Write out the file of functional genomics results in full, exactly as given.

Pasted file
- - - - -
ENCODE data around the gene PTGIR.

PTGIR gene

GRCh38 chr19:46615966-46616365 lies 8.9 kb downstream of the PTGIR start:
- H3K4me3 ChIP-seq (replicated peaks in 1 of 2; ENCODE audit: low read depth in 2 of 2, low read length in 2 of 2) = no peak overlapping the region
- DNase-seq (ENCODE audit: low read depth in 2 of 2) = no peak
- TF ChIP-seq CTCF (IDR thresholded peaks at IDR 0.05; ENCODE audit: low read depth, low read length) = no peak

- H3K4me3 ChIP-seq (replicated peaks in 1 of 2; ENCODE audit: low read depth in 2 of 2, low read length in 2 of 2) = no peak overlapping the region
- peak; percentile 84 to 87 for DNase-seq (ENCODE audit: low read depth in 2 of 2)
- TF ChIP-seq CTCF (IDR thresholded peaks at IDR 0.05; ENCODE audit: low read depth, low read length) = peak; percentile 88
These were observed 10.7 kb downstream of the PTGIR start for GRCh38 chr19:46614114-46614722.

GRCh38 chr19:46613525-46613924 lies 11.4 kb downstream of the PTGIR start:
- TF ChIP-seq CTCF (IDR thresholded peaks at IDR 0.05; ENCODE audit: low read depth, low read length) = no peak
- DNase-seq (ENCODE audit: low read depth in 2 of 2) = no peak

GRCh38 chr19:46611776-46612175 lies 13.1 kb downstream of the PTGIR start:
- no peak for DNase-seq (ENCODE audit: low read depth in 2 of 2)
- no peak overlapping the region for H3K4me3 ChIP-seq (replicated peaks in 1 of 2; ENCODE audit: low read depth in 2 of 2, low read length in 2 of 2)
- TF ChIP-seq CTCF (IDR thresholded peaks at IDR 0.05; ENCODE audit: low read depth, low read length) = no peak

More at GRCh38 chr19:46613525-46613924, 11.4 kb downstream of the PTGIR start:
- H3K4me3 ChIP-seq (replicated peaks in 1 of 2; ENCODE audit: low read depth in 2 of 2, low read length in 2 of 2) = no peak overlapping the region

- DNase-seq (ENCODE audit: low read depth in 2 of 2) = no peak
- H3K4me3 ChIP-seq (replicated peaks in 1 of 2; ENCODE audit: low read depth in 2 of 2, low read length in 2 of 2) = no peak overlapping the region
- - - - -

ENCODE data around the gene PTGIR.

PTGIR gene

GRCh38 chr19:46615966-46616365 lies 8.9 kb downstream of the PTGIR start:
- H3K4me3 ChIP-seq (replicated peaks in 1 of 2; ENCODE audit: low read depth in 2 of 2, low read length in 2 of 2) = no peak overlapping the region
- DNase-seq (ENCODE audit: low read depth in 2 of 2) = no peak
- TF ChIP-seq CTCF (IDR thresholded peaks at IDR 0.05; ENCODE audit: low read depth, low read length) = no peak

- H3K4me3 ChIP-seq (replicated peaks in 1 of 2; ENCODE audit: low read depth in 2 of 2, low read length in 2 of 2) = no peak overlapping the region
- peak; percentile 84 to 87 for DNase-seq (ENCODE audit: low read depth in 2 of 2)
- TF ChIP-seq CTCF (IDR thresholded peaks at IDR 0.05; ENCODE audit: low read depth, low read length) = peak; percentile 88
These were observed 10.7 kb downstream of the PTGIR start for GRCh38 chr19:46614114-46614722.

GRCh38 chr19:46613525-46613924 lies 11.4 kb downstream of the PTGIR start:
- TF ChIP-seq CTCF (IDR thresholded peaks at IDR 0.05; ENCODE audit: low read depth, low read length) = no peak
- DNase-seq (ENCODE audit: low read depth in 2 of 2) = no peak

GRCh38 chr19:46611776-46612175 lies 13.1 kb downstream of the PTGIR start:
- no peak for DNase-seq (ENCODE audit: low read depth in 2 of 2)
- no peak overlapping the region for H3K4me3 ChIP-seq (replicated peaks in 1 of 2; ENCODE audit: low read depth in 2 of 2, low read length in 2 of 2)
- TF ChIP-seq CTCF (IDR thresholded peaks at IDR 0.05; ENCODE audit: low read depth, low read length) = no peak

More at GRCh38 chr19:46613525-46613924, 11.4 kb downstream of the PTGIR start:
- H3K4me3 ChIP-seq (replicated peaks in 1 of 2; ENCODE audit: low read depth in 2 of 2, low read length in 2 of 2) = no peak overlapping the region

- DNase-seq (ENCODE audit: low read depth in 2 of 2) = no peak
- H3K4me3 ChIP-seq (replicated peaks in 1 of 2; ENCODE audit: low read depth in 2 of 2, low read length in 2 of 2) = no peak overlapping the region